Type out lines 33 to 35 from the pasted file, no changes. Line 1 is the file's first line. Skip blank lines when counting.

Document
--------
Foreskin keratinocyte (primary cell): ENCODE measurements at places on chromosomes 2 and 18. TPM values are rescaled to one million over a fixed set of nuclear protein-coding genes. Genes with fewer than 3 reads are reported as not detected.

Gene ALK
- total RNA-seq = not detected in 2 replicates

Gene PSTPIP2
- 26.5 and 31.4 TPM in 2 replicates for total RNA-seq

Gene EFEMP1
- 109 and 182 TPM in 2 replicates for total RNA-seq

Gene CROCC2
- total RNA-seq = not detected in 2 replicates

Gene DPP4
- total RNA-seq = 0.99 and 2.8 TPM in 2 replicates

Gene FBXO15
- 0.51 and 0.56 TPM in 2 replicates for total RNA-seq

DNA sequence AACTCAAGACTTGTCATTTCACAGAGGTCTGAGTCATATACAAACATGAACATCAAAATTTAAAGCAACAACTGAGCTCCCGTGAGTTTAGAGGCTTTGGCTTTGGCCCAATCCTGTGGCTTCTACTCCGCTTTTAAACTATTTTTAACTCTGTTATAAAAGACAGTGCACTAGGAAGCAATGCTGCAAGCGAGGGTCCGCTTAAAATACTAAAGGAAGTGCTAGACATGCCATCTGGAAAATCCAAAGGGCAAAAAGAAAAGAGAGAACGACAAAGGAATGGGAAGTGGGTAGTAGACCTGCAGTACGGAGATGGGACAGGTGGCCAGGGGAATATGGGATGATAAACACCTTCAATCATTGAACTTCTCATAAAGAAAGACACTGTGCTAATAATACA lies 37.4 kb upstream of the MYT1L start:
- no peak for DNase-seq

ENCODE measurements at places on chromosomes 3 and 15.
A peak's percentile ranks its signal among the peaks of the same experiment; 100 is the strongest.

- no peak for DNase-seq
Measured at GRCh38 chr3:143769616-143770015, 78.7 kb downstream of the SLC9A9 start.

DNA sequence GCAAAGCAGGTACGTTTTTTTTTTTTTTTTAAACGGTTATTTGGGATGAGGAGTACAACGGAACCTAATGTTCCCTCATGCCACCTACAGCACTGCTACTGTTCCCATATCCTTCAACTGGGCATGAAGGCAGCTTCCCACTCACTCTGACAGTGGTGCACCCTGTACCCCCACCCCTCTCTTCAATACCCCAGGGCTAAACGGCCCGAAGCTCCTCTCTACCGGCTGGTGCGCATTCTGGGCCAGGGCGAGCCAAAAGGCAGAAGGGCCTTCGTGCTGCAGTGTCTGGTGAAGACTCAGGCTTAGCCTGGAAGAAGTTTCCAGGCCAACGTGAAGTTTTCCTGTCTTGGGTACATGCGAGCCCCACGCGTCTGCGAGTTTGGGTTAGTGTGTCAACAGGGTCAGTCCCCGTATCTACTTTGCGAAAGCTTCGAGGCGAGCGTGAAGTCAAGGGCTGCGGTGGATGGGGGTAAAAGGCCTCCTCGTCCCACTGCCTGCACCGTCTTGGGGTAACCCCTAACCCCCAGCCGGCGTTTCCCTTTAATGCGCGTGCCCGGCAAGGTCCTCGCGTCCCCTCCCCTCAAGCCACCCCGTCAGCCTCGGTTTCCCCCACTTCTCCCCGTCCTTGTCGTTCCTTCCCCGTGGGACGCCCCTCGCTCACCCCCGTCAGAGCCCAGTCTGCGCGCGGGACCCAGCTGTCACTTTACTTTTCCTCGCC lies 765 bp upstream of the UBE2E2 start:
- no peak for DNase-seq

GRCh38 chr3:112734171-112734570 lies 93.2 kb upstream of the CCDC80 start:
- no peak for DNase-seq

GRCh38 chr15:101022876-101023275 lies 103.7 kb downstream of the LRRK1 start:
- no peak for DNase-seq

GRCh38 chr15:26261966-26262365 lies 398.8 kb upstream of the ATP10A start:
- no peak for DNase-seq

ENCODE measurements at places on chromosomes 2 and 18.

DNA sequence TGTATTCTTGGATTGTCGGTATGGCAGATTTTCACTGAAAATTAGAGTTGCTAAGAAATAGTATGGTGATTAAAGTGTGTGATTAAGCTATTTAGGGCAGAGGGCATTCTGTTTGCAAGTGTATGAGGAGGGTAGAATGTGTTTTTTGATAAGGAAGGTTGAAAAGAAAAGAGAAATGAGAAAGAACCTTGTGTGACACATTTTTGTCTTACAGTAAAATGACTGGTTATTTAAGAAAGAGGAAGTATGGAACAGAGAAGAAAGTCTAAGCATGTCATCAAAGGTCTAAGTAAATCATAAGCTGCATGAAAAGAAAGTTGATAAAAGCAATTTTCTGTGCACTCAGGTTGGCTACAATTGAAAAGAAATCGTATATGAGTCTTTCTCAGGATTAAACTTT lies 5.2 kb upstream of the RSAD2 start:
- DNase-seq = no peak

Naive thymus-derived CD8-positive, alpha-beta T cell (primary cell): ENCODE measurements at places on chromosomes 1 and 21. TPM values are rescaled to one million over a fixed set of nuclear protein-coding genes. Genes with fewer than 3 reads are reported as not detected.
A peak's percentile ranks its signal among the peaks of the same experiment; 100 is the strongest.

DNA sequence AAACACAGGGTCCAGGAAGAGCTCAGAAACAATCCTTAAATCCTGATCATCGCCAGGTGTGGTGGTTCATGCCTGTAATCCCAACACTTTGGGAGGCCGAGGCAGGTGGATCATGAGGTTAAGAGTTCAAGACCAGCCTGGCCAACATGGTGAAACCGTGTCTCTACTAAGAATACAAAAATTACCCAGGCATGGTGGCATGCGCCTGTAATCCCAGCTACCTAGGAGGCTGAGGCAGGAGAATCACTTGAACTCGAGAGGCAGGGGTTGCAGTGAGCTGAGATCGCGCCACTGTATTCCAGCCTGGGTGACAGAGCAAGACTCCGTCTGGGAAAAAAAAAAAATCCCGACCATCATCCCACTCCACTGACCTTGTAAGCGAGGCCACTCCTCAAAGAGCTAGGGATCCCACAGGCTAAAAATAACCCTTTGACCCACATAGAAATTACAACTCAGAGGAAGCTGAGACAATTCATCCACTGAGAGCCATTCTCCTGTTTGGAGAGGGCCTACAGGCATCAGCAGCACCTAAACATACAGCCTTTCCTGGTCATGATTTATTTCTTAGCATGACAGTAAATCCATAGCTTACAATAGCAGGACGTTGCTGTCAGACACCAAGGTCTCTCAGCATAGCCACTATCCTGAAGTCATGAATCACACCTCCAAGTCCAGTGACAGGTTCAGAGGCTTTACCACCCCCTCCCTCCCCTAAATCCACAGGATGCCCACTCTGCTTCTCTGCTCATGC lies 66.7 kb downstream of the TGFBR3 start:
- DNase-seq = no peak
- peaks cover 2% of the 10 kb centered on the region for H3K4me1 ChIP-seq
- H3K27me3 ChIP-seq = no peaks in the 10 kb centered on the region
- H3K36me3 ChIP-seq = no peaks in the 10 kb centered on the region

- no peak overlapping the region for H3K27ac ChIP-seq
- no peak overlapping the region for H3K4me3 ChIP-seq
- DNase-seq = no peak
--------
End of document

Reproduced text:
DNA sequence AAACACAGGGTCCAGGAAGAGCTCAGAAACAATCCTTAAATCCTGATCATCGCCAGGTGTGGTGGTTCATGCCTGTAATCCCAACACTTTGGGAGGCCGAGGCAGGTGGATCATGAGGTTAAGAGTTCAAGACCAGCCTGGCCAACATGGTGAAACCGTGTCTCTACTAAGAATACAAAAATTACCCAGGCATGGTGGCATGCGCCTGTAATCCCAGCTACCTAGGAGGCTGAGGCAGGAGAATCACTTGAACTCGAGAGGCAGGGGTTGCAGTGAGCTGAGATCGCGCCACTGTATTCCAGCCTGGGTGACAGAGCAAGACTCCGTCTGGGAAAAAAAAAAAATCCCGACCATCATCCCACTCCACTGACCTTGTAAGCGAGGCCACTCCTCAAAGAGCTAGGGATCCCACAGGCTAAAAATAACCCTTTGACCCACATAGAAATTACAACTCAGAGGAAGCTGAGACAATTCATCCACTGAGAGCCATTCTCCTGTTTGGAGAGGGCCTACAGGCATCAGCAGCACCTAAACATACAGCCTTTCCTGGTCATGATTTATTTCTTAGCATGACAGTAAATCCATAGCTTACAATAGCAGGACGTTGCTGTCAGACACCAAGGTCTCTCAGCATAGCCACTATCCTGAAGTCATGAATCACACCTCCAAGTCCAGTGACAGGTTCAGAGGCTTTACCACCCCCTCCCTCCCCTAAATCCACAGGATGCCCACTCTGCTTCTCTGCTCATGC lies 66.7 kb downstream of the TGFBR3 start:
- DNase-seq = no peak
- peaks cover 2% of the 10 kb centered on the region for H3K4me1 ChIP-seq